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34

TRIGONOMETRY.

CASE III.

Fig. 49.

C

Two Sides and their contained Angle given, to find the other Angles and Side. Fig. 49.

180

AL 36 40

B

240 The solution of this Casa depends on the following PROPOSITION.

In every Plane Triangle, as the sum of any two Sides is to their difference, so is the Tangent of half the sum of the two opposite Angles to the Tangent of half the difference between them. Add this half difference to half the sum of the Angles and

you will have the greater Angle, and subtract the half difference from the half sum and you will have the lesser Angle.

In the Triangle ABC, given the Side AB 240, the Side AC
180, and the Angle at A 360 40' to find the other Angles and
Side..
Side AB

240
AB

240 AC

180
AC

180

420

Sum of the two Sides

Difference

60

The given Angle BAC 360 40', subtracted from 1800, leaves 1430 20' the sum of the other two Angles, the half of which is 710 40'. As the sum of two Sides, 420

2.62325 Their difference 60

1.77815 :: Tangent half unknown Ang. 710 40'

10,47969

:

12.25784 2.62325

: Tangent half difference, 230 20%

9.63459:

The half sum of the two unknown Angles,
The half difference between them,

710 40

23 20

Add, gives the greater Angle ACB

95 00

Subtract, gives the lesser Angle ABC

48 20 CASE IV.

Fig. 50.

85

The three sides given to find the Angles. Fig. 50.

75 39

A 105 D The solution of this Case depends on the following PROPO

SITION.

In every Plane Triangle, as the longest Side is to the sum of the other two Sides, so is the difference between those two Sides to the difference between the Segments of the longest Side, made by a Perpendicular let fall from the Angle opposite that Side.

Half the difference between these Segments, added to half the sum of the Segments, that is, to half the length of the longest Side, will give the greatest Segment; and this half difference subtracted from the half sum will be the lesser Segment. The Triangle being thus divided, becomes two Right Angled Triangles, in which the Hypothenuse and one Leg are given to find the Angles.

In the Triangle ABC, given the Side AB 105, the Side AC 85, and the Side BC 50, to find the Angles. Side AC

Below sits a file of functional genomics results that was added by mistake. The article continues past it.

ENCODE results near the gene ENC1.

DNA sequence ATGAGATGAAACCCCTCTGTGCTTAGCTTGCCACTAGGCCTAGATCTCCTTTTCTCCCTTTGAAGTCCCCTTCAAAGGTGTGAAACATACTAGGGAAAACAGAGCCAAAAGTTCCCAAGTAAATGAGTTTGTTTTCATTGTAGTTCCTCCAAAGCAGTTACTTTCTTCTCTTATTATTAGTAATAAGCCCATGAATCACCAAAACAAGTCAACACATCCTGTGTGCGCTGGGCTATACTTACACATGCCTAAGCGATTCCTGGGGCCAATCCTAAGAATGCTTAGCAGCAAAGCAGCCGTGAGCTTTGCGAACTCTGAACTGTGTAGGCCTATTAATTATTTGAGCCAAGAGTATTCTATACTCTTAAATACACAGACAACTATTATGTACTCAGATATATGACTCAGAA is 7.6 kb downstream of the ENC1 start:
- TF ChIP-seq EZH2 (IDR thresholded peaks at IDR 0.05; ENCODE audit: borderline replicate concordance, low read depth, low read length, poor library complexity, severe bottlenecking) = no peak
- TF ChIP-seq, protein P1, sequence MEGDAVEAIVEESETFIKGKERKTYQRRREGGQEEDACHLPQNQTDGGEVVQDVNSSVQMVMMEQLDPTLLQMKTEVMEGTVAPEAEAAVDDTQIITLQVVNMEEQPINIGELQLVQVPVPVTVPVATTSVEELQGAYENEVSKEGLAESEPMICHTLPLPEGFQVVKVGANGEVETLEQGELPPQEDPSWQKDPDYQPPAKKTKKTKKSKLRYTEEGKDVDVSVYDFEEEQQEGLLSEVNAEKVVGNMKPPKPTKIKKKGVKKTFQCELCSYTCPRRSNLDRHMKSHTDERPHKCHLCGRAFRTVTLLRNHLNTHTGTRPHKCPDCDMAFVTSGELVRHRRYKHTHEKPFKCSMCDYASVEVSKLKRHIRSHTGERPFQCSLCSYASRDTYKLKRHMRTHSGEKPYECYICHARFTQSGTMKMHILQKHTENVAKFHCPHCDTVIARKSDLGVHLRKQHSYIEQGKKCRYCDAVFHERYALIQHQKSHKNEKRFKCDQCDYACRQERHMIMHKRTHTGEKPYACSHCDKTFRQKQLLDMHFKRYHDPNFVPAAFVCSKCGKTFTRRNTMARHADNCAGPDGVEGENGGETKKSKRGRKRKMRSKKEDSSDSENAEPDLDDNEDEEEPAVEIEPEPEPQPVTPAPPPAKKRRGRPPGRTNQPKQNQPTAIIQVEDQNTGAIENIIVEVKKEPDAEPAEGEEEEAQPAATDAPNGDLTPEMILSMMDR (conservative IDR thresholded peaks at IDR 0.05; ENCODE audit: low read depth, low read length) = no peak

85
AC

85 BC

50
BC

50

Sum of the two Sides

135

Difference

35

As the longest Side AB, 105 : Sum of the other two Sides, 135 :: Difference between those Sides, 35.

2.02119 2.13033 1.54407

3.67440 2.02119

Difference between the Segments, 45

1.65321

Half the Side AB
Half the difference of the Segments

52.5 22.5

Add, gives the greater Segment AD

75.0 36

TRIGONOMETRY.

Thus the Triangle is divided into two Right Angled Triangles, ADC and BDC; in each of which the Hypothenuse and one Leg are given to find the Angles. To find the Angle DCA.

To find the Angle DCB. As Hyp. AC, 85 1.92942 As Hyp. BC, 50

1.69897 : Radius 10.00000 : Radius

10.00000 :: Seg. AD, 75 1.87506 :: Seg. BD, 30

1.47712

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The Angle DCA 610 55' subtracted from 900 leaves the Angle CAD 280 5.

The Angle DCB 360 50 subtracted from 900 leaves the Angle CBD 530 10'.

The Angle DCA 610 55' added to the Angle DCB 360 50 gives the Angle ACB 980 45'.

This Case may also be soived according to the following PROPOSITION.

In every Plane Triangle, as the Product of any two Sides containing a required Angle is to the Product of half the sum of the three Sides, and the difference between that half sum and the Side opposite the Angle required, so is the Square of Radius to the Square of the Co-Sine of half the Angle required.

Those who make themselves well acquainted with TRIGONOMETRY will find its application easy to many useful purposes, particularly to the mensuration of Heights and Distances; called ALTIMETRY and LONGIMETRY. These are here omitted, because, as this work is designed principally to teach the Art of common Field-SURVEYING, it was thought improper to swell its size, and consequently increase its price, by inserting any thing not particularly connected with that Art.